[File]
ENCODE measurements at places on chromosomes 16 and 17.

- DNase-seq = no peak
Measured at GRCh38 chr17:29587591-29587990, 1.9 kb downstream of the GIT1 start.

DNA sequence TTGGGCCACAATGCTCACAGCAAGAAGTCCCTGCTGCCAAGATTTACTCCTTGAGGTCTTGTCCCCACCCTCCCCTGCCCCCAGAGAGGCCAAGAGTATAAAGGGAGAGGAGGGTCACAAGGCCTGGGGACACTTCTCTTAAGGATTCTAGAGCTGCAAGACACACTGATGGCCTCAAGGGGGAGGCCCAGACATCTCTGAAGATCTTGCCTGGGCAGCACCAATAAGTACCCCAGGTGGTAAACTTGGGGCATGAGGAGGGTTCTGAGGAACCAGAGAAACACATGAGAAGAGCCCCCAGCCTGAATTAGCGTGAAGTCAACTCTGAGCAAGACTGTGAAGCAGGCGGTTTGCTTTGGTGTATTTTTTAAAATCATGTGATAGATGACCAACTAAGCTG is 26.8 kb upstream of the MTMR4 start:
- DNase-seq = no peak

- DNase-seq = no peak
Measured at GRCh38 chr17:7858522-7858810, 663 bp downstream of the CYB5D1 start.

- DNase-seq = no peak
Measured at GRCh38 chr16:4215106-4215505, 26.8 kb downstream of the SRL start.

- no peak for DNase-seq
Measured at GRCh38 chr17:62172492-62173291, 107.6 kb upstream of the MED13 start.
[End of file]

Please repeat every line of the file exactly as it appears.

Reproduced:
ENCODE measurements at places on chromosomes 16 and 17.

- DNase-seq = no peak
Measured at GRCh38 chr17:29587591-29587990, 1.9 kb downstream of the GIT1 start.

DNA sequence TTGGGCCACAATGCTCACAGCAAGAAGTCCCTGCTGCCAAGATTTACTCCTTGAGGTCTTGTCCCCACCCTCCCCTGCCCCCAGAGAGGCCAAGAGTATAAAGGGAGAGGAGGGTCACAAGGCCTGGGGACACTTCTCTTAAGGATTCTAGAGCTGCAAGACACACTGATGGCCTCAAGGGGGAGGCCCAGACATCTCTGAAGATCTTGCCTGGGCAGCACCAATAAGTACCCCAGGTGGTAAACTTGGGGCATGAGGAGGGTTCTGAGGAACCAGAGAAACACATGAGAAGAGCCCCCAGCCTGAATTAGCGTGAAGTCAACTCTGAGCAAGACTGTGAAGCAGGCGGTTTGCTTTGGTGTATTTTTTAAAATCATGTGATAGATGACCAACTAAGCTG is 26.8 kb upstream of the MTMR4 start:
- DNase-seq = no peak

- DNase-seq = no peak
Measured at GRCh38 chr17:7858522-7858810, 663 bp downstream of the CYB5D1 start.

- DNase-seq = no peak
Measured at GRCh38 chr16:4215106-4215505, 26.8 kb downstream of the SRL start.

- no peak for DNase-seq
Measured at GRCh38 chr17:62172492-62173291, 107.6 kb upstream of the MED13 start.